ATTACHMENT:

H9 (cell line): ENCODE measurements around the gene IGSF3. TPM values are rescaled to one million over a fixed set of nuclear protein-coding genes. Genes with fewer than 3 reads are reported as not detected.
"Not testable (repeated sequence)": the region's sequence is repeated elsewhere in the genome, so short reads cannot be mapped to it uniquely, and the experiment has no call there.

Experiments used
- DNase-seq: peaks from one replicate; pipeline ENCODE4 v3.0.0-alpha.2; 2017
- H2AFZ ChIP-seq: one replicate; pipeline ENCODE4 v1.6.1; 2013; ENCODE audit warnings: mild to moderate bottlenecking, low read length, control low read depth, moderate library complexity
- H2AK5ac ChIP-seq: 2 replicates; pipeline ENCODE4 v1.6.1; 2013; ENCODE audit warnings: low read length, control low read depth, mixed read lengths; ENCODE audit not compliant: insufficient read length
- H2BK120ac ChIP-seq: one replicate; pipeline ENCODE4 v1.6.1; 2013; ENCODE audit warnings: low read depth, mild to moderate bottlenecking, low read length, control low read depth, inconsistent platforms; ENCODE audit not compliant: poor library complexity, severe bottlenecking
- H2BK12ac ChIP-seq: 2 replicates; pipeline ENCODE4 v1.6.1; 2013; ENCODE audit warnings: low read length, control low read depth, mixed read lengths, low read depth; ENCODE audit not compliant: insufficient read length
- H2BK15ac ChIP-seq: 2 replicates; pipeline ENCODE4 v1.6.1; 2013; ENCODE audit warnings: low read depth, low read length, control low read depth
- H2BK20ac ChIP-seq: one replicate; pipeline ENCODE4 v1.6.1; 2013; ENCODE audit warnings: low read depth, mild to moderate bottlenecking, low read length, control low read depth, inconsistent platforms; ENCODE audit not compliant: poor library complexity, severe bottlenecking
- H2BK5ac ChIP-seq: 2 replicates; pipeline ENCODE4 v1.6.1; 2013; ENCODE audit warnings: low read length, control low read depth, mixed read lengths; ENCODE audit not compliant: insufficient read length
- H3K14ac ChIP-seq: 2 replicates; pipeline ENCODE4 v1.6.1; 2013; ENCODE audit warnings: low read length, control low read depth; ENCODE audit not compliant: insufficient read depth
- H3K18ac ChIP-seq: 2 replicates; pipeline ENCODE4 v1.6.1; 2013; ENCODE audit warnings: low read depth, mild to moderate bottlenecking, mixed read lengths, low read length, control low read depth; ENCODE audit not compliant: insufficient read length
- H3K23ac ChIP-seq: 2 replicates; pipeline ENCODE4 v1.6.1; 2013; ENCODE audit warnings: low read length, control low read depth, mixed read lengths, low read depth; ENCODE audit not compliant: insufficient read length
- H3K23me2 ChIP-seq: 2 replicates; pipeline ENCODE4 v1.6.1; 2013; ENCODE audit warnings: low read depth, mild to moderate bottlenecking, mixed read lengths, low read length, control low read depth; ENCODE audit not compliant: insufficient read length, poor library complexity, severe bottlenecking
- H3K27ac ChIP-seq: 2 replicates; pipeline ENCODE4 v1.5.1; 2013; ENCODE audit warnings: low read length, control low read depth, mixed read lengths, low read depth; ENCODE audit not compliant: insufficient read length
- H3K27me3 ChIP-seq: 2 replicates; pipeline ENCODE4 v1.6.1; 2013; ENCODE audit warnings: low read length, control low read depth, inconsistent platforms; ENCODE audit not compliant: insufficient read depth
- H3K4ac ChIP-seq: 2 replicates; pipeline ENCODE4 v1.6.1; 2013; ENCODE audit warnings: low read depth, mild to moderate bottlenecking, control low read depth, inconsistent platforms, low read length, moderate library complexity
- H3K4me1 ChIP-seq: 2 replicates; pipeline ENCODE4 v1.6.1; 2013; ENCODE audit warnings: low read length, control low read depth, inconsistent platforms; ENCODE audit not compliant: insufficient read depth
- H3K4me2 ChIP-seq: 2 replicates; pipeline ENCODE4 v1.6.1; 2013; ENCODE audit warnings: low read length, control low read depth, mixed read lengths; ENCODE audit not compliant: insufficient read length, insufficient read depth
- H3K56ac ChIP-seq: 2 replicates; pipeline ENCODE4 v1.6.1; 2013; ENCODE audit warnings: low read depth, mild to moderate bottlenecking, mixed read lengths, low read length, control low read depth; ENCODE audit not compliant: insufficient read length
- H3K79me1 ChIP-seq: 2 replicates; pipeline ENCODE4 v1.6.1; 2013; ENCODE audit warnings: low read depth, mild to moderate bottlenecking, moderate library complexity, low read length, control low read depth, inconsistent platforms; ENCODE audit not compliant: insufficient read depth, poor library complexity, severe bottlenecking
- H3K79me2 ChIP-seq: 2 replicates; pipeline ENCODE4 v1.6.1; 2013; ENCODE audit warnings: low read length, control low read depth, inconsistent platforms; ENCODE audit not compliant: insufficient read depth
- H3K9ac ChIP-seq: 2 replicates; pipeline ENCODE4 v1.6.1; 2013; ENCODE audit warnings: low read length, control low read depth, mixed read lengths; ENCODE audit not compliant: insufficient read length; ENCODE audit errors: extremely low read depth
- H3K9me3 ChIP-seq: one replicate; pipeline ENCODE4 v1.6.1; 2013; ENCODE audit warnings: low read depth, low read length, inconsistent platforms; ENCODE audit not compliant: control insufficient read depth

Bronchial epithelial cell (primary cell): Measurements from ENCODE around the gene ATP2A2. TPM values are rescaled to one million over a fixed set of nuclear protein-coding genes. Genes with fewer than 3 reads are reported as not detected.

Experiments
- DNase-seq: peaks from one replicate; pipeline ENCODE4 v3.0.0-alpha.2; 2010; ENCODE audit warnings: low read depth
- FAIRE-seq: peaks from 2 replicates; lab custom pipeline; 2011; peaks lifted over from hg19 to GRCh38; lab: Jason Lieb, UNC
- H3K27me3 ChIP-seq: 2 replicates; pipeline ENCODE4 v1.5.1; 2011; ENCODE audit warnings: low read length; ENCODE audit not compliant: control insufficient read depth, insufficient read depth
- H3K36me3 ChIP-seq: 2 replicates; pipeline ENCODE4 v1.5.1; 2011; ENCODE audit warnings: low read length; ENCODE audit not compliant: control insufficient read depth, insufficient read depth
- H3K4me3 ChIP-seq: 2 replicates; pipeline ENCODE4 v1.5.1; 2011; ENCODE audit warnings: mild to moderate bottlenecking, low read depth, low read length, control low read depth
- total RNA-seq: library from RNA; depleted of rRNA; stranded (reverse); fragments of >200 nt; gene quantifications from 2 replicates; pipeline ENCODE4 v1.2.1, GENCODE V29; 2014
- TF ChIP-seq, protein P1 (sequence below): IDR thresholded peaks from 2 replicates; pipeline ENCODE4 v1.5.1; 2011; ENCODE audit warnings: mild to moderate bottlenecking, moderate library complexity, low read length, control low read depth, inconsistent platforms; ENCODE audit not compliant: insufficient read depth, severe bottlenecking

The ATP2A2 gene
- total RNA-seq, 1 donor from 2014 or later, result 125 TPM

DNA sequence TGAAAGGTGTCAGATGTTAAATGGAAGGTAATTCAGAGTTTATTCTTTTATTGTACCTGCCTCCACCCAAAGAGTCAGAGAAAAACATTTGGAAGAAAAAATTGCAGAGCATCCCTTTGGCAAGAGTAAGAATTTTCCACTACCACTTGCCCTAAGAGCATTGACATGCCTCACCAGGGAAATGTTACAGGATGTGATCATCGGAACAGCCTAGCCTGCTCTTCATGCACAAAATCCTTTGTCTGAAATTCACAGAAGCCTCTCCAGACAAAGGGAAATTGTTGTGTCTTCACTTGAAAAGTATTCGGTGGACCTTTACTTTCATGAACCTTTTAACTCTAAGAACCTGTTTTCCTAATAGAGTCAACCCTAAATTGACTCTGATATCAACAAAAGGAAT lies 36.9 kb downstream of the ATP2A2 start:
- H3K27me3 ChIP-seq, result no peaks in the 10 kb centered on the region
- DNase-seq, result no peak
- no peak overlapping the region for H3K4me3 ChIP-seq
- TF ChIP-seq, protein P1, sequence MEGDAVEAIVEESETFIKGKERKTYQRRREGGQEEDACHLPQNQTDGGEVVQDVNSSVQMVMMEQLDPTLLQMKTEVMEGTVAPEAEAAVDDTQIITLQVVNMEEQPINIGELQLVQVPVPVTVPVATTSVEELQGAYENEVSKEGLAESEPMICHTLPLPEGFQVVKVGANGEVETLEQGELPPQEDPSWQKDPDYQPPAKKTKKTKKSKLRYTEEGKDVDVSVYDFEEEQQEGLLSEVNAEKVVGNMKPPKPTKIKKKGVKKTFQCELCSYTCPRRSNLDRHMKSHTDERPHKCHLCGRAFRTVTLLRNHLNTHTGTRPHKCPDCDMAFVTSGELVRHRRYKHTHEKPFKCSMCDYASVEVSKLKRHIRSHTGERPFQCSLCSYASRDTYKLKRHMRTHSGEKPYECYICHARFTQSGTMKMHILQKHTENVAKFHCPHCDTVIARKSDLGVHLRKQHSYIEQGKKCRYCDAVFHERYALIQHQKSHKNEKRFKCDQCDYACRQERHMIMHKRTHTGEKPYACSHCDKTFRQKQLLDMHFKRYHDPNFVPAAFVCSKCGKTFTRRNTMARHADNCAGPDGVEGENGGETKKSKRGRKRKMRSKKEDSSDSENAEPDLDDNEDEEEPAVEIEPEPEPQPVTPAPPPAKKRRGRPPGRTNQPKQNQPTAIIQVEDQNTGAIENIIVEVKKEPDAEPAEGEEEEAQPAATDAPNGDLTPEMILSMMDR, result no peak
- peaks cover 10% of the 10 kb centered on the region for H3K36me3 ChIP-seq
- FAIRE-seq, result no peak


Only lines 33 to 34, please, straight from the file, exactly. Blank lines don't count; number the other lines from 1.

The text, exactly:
- total RNA-seq: library from RNA; depleted of rRNA; stranded (reverse); fragments of >200 nt; gene quantifications from 2 replicates; pipeline ENCODE4 v1.2.1, GENCODE V29; 2014
- TF ChIP-seq, protein P1 (sequence below): IDR thresholded peaks from 2 replicates; pipeline ENCODE4 v1.5.1; 2011; ENCODE audit warnings: mild to moderate bottlenecking, moderate library complexity, low read length, control low read depth, inconsistent platforms; ENCODE audit not compliant: insufficient read depth, severe bottlenecking